As educators, part of what we have to do is to help people find their place. We help them understand the breadth of possibilities and the complexities. Everybody - even if they are the most technical, nerdy kind of person doing very specific things - wants to reach outside the box to solve a problem.
We must recognize each site is unique and you have to solve a situation for a particular site. I'm tired of seeing Portland green infrastructure details appearing in projects all over the country. Every time I go to see a student project somewhere everybody's thrown in the images of Portland. There probably is a better solution someplace else. The ability to craft things to the unique situation is really important.
How does landscape architecture education need to evolve to meet the needs of increasingly diverse student body and a diverse society?
Undergraduate and graduate landscape architects need to recognize that other people, particularly those in other cultures, see the world differently than they do. People have different value systems. Just because you think it's wonderful to have a coffee shop on the edge of your project doesn't mean everyone does.
Now, I think most educators think, "Well, then you do community projects." But there are other ways as well. Classmates can learn from one another.
I taught the large architecture and landscape architecture urban studies courses with 140 students at University of California at Berkeley. These young freshman are trying to figure out what they want to do in the design world. And talk about diversity - it is Berkeley, where white males are in a minority, and there's everybody - Southeast Asians, lots of Latino students, African-American students.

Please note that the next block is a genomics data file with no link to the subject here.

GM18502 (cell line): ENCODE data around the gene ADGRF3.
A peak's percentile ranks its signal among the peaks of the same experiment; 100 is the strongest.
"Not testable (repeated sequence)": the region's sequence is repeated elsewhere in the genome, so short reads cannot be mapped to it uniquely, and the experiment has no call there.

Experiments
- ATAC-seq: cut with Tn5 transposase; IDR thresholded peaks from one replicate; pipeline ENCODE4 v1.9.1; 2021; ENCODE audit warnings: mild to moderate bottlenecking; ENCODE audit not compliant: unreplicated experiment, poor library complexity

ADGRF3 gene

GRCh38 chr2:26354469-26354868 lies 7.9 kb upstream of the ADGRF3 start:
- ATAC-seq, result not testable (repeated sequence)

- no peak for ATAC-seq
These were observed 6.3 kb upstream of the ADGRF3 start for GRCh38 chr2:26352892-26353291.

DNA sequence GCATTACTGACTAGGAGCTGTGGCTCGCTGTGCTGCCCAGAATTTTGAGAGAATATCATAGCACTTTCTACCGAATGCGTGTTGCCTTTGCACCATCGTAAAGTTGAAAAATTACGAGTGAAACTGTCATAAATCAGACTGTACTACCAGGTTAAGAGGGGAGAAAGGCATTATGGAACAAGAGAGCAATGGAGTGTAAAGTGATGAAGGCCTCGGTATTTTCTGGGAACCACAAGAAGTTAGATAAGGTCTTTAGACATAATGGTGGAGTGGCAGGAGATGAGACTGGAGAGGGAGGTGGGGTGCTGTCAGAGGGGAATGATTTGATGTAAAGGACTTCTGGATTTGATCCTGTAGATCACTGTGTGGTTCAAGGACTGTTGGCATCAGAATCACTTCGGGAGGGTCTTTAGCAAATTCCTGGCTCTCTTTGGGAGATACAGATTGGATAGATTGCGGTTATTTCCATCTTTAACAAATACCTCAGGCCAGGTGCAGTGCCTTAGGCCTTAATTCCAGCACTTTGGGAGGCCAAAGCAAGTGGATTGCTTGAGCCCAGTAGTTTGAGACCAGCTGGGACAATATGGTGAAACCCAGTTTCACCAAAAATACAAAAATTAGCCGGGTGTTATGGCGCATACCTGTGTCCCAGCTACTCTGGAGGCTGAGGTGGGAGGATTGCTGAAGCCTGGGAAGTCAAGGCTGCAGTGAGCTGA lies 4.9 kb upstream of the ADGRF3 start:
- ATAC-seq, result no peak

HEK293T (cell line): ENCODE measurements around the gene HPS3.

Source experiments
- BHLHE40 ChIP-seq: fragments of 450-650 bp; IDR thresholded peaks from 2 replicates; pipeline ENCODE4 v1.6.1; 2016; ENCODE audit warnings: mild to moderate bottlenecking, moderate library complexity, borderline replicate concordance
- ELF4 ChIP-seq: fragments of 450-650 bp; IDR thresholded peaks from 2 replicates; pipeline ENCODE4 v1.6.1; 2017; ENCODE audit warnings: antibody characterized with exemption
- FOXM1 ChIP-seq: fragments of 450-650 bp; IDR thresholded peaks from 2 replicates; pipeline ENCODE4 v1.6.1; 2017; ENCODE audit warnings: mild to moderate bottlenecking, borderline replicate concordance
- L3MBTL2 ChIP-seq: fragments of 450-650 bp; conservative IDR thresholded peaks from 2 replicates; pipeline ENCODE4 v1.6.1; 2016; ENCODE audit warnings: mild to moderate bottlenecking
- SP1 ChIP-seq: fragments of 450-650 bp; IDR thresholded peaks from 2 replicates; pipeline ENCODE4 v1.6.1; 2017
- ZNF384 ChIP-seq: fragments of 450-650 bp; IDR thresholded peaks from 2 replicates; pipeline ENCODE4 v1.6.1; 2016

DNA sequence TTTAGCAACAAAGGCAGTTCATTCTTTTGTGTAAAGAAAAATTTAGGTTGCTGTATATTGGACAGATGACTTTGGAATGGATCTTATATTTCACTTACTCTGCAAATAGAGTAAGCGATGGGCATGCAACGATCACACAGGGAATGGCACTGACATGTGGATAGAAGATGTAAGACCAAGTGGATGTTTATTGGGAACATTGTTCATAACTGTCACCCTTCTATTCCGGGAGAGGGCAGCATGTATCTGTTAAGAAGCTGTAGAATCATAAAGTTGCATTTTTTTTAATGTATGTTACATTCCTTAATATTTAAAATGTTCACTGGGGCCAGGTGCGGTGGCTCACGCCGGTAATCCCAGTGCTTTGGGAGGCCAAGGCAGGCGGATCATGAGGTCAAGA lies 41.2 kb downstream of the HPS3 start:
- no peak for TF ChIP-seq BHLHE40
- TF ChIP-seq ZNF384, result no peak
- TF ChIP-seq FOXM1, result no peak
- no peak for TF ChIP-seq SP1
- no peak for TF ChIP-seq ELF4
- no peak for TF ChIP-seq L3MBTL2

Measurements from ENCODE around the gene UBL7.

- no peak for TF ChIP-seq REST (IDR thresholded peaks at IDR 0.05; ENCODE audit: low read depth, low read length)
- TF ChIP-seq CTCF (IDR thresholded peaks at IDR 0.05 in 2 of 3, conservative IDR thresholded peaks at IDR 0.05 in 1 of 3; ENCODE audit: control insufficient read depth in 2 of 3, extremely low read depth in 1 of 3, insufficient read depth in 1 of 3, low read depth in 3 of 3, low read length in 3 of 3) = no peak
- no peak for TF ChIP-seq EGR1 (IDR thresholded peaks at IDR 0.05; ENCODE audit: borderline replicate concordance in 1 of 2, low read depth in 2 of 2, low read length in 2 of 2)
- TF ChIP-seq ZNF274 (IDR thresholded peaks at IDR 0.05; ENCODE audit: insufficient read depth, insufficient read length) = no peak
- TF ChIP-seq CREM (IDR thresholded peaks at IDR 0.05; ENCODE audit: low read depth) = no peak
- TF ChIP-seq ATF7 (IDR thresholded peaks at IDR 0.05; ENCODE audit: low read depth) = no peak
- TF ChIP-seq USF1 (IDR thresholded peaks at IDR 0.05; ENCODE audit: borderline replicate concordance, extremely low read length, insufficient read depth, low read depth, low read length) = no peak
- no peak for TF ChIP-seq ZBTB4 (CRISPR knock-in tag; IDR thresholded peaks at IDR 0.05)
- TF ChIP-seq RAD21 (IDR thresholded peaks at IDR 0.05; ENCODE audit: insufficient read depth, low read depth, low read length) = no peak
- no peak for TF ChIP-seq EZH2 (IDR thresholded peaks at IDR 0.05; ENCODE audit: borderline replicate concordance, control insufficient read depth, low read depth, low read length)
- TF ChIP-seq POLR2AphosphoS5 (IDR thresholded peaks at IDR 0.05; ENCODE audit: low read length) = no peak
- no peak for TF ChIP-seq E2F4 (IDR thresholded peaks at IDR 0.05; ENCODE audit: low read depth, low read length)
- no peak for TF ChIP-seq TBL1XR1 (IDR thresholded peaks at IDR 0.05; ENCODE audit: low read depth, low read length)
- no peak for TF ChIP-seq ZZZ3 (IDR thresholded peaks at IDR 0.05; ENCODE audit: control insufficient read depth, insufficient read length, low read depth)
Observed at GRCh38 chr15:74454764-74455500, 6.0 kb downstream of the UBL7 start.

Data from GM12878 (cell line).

They learn from one another if you set up a situation where they're working in teams. I used to do an exercise where one student makes a collage. If they were going to design a park, they would make a collage of the images of their ideal park. Then we would draw names and someone else would design for this other person's park. Well, if you grew up in the valley of California of Latino background, your images were quite different from the preppy from New England. I did this years ago at NC State. There, I had a guy from West Texas and a woman from Massachusetts. All of her spaces were enclosed in green, and all of his were vast and open. They had trouble making the transition to the other's spatial value system.
Community projects are one way to do it, but they're very complicated, and it takes a sophisticated teacher to do them. They're best done after students have some experience and build up some skills because there's often the danger of both disappointing students and the community. They can be excellent experiences, but an experience in which students realize not everybody sees the landscape exactly the way they do.
Brad McKee, editor of Landscape Architecture Magazine, has called you "sublimely practical." Do you believe the devil is in the details? How do you teach students to care about the details when they are making something?
Materials are design opportunities. They are the opportunities where we can be the most creative.
Many of our design leaders just do an extraordinary job now. But they didn't 40 years ago. When I was a student at the University of Pennsylvania 40 years ago, it was asphalt with wood trim and brick-banded concrete and that was pretty much what we learned. Poured-in-place concrete. We've broadened out quite a bit.
The best way to teach and for students to learn to be creative is through observation. I taught a field trip course at Berkeley. All we would do is go to projects where my colleagues in practice in the Bay Area were very generous to show them projects under constructions, talk about the choice of materials, source of the materials, the problems in installing them, how they worked.